Open study

is now brainly

With Brainly you can:

  • Get homework help from millions of students and moderators
  • Learn how to solve problems with step-by-step explanations
  • Share your knowledge and earn points by helping other students
  • Learn anywhere, anytime with the Brainly app!

A community for students.

Can someone walk me through calculating the dericative with respect to x of arctan (x/sqrt(1-x^2) please?

OCW Scholar - Single Variable Calculus
I got my questions answered at brainly.com in under 10 minutes. Go to brainly.com now for free help!
At vero eos et accusamus et iusto odio dignissimos ducimus qui blanditiis praesentium voluptatum deleniti atque corrupti quos dolores et quas molestias excepturi sint occaecati cupiditate non provident, similique sunt in culpa qui officia deserunt mollitia animi, id est laborum et dolorum fuga. Et harum quidem rerum facilis est et expedita distinctio. Nam libero tempore, cum soluta nobis est eligendi optio cumque nihil impedit quo minus id quod maxime placeat facere possimus, omnis voluptas assumenda est, omnis dolor repellendus. Itaque earum rerum hic tenetur a sapiente delectus, ut aut reiciendis voluptatibus maiores alias consequatur aut perferendis doloribus asperiores repellat.

Join Brainly to access

this expert answer

SIGN UP FOR FREE
ok, let me try... \[y=\tan ^{-1}\frac{ x }{ \sqrt{1-x^{2}} }\] take tan of each side, rewrite fraction as a product with negative exponent \[\tan y=x(1-x ^{2})^{\frac{ -1 }{ 2}}\] implicit differentiation, use product rule on right side derivative of tan x is \[\sec ^{2}x\] \[\sec ^{2}y y \prime = (1) (1-x ^{2})^{\frac{ -1 }{ 2 }}+x(\frac{ -1 }{ 2 })(1-x ^{2})^{\frac{ -3 }{ 2}}(2x)\] \[\sec ^{2}y y \prime=(1-x ^{2})^{\frac{ -1 }{ 2 }}-x ^{2}(1-x ^{2})^{\frac{ -3 }{ 2 }}\] \[y \prime = \frac{ (1-x ^{2})^{\frac{ -1 }{ 2 }}-x ^{2}(1-x ^{2})^{\frac{ -3 }{ 2 }} }{\sec ^{2}y}\] we know that cos = 1/sec and 1/cos = sec \[ y \prime=((1-x ^{2})^{\frac{ -1 }{ 2 }}-x ^{2}(1-x ^{2})^{\frac{ -3 }{ 2 }})\cos ^{2}y\] ok, all we need is y in terms of x we know from the beginning that \[\tan y=x(1-x ^{2})^{\frac{ -1 }{ 2}}\] so build a right triangle with adjacent side 1, opp side \[x(1-x ^{2})^{\frac{ -1 }{ 2}}\] solve for hypotenuse = \[hypotenuse=\sqrt{1^{2}+(x(1-x ^{2})^\frac{ 1 }{ 2 })^{2}}\] \[hypotenuse=\sqrt{1+x ^{2}(1-x ^{2})}\] therefore we can now solve for cos = adjacent over hypotenuse \[\cos y = \frac{ 1 }{ \sqrt{1+x ^{2}(1-x ^{2})} }\] \[\cos ^{2} y = \frac{ 1 }{ 1+x ^{2}(1-x ^{2})}\] plugging back into the y prime equation \[y \prime=\frac{ ((1-x ^{2})^{\frac{ -1 }{ 2 }}-x ^{2}(1-x ^{2})^{\frac{ -3 }{ 2 }}) }{ 1+x ^{2}(1-x ^{2}) }\] any experts to tell us if this is correct?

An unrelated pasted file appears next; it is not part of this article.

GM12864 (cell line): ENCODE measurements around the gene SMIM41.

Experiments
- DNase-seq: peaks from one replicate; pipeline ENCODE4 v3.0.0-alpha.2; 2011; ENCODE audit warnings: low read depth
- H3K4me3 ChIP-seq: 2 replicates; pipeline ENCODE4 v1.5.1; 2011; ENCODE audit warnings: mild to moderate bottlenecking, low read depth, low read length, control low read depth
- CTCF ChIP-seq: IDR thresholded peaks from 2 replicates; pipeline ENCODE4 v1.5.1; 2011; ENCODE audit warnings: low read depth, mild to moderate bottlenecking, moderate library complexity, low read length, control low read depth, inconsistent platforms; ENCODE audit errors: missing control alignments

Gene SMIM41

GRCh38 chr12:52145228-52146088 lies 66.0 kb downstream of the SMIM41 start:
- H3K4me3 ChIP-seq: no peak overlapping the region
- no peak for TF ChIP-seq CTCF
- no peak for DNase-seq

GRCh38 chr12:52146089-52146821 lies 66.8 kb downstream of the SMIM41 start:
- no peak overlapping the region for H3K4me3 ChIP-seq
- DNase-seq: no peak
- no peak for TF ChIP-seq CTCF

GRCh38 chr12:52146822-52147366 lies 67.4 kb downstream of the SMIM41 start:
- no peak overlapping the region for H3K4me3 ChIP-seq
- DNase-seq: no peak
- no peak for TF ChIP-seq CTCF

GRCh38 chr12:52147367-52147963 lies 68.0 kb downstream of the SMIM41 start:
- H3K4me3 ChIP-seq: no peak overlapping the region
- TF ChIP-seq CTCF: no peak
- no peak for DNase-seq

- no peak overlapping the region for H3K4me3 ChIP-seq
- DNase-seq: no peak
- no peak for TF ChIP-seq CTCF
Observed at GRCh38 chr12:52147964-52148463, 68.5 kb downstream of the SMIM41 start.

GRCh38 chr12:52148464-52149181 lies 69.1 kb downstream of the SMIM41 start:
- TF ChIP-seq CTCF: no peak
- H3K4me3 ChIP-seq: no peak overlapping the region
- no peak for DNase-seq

I'd do it like this: \[\tan y = x/\sqrt{1-x ^{2}}\] Now make a right triangle based on this relationship: |dw:1398448709675:dw| So that means \[\sin y = x\] Differentiating, \[\cos yy' = 1\] or\[y' = 1/\cos y\] Since \[\sin ^{2}\Theta + \cos ^{2}\theta = 1\] we have: \[y' = 1/\sqrt{1-\sin ^{2}y}\] And above we had sin y = x, so: \[y' = 1/\sqrt{1-x ^{2}}\]
  • phi
fyi @chrisfso you dropped a minus sign \[ \sec ^{2}y\ y \prime = (1) (1-x ^{2})^{\frac{ -1 }{ 2 }}+x(\frac{ -1 }{ 2 })(1-x ^{2})^{\frac{ -3 }{ 2}}(-2x) \] which makes the next line \[ \sec ^{2}y\ y \prime=(1-x ^{2})^{\frac{ -1 }{ 2 }}+x ^{2}(1-x ^{2})^{\frac{ -3 }{ 2 }} \] if you use cos^2 y = (1-x^2), and multiply both sides by cos^2 y , you get \[ y' = (1-x ^{2})^{\frac{ 1 }{ 2 }}+x ^{2}(1-x ^{2})^{\frac{ -1 }{ 2 }} \] if you simplify , you get david's result

Not the answer you are looking for?

Search for more explanations.

Ask your own question

Other answers:

Without taking anything away from the great explanations above, if you want to see one that explicates the solution given in the handout, please check out the attached explanation from creeksider provided in a different thread. It fills in the missing steps in the answer. Thanks again, creeksider!
Thanks phi!
write z=x/sqrt(1-x^2) so f = arctan z f' = z'/(1+z^2) = z'/(x^2/(1-x^2)) = (1-x^2)z'/x^2 write q = sqrt(1-x^2) so z = x/q z' = 1/q - x q'/q^2 = 1/sqrt(1-x^2) - x q'/(1-x^2) write r = 1- x^2 then q = sqrt(r) q' = r'/sqrt(r) = r'/sqrt(1-x^2) r= 1-x^2 r' = 0 - 2x = -2x this is a easy to understand way.....if u get it...u can do the substitution in the head without writing.....and continue..

Not the answer you are looking for?

Search for more explanations.

Ask your own question